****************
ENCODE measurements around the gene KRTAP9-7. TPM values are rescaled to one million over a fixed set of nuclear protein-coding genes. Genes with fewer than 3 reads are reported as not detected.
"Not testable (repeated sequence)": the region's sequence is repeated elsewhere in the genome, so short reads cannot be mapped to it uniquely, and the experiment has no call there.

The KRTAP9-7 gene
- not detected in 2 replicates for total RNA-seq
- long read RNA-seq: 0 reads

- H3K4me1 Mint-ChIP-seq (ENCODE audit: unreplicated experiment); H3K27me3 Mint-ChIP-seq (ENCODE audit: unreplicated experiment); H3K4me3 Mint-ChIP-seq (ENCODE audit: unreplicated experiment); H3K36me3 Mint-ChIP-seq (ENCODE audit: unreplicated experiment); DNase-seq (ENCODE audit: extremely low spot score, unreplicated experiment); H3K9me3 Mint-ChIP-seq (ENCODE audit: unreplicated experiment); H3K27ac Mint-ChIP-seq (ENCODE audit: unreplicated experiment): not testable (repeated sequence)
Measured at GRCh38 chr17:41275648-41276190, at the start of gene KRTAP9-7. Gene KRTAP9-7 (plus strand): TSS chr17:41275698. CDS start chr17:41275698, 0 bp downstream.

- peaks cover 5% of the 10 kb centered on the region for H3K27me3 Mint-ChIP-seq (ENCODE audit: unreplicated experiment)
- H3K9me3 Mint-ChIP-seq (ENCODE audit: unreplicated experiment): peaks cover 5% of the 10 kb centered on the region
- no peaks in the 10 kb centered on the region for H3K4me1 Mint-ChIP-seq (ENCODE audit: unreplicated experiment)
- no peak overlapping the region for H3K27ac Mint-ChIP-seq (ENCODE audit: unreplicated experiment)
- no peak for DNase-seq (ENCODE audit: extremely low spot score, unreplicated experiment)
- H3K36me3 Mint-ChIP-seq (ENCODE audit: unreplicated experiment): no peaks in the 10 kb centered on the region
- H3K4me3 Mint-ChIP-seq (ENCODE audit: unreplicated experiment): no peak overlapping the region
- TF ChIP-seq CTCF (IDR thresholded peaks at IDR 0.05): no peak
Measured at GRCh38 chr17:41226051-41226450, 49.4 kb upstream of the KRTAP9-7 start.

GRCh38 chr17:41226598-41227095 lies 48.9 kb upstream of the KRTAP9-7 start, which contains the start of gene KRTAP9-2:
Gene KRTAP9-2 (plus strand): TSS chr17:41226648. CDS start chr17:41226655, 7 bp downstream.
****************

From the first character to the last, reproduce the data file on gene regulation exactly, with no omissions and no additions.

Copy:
ENCODE measurements around the gene KRTAP9-7. TPM values are rescaled to one million over a fixed set of nuclear protein-coding genes. Genes with fewer than 3 reads are reported as not detected.
"Not testable (repeated sequence)": the region's sequence is repeated elsewhere in the genome, so short reads cannot be mapped to it uniquely, and the experiment has no call there.

The KRTAP9-7 gene
- not detected in 2 replicates for total RNA-seq
- long read RNA-seq: 0 reads

- H3K4me1 Mint-ChIP-seq (ENCODE audit: unreplicated experiment); H3K27me3 Mint-ChIP-seq (ENCODE audit: unreplicated experiment); H3K4me3 Mint-ChIP-seq (ENCODE audit: unreplicated experiment); H3K36me3 Mint-ChIP-seq (ENCODE audit: unreplicated experiment); DNase-seq (ENCODE audit: extremely low spot score, unreplicated experiment); H3K9me3 Mint-ChIP-seq (ENCODE audit: unreplicated experiment); H3K27ac Mint-ChIP-seq (ENCODE audit: unreplicated experiment): not testable (repeated sequence)
Measured at GRCh38 chr17:41275648-41276190, at the start of gene KRTAP9-7. Gene KRTAP9-7 (plus strand): TSS chr17:41275698. CDS start chr17:41275698, 0 bp downstream.

- peaks cover 5% of the 10 kb centered on the region for H3K27me3 Mint-ChIP-seq (ENCODE audit: unreplicated experiment)
- H3K9me3 Mint-ChIP-seq (ENCODE audit: unreplicated experiment): peaks cover 5% of the 10 kb centered on the region
- no peaks in the 10 kb centered on the region for H3K4me1 Mint-ChIP-seq (ENCODE audit: unreplicated experiment)
- no peak overlapping the region for H3K27ac Mint-ChIP-seq (ENCODE audit: unreplicated experiment)
- no peak for DNase-seq (ENCODE audit: extremely low spot score, unreplicated experiment)
- H3K36me3 Mint-ChIP-seq (ENCODE audit: unreplicated experiment): no peaks in the 10 kb centered on the region
- H3K4me3 Mint-ChIP-seq (ENCODE audit: unreplicated experiment): no peak overlapping the region
- TF ChIP-seq CTCF (IDR thresholded peaks at IDR 0.05): no peak
Measured at GRCh38 chr17:41226051-41226450, 49.4 kb upstream of the KRTAP9-7 start.

GRCh38 chr17:41226598-41227095 lies 48.9 kb upstream of the KRTAP9-7 start, which contains the start of gene KRTAP9-2:
Gene KRTAP9-2 (plus strand): TSS chr17:41226648. CDS start chr17:41226655, 7 bp downstream.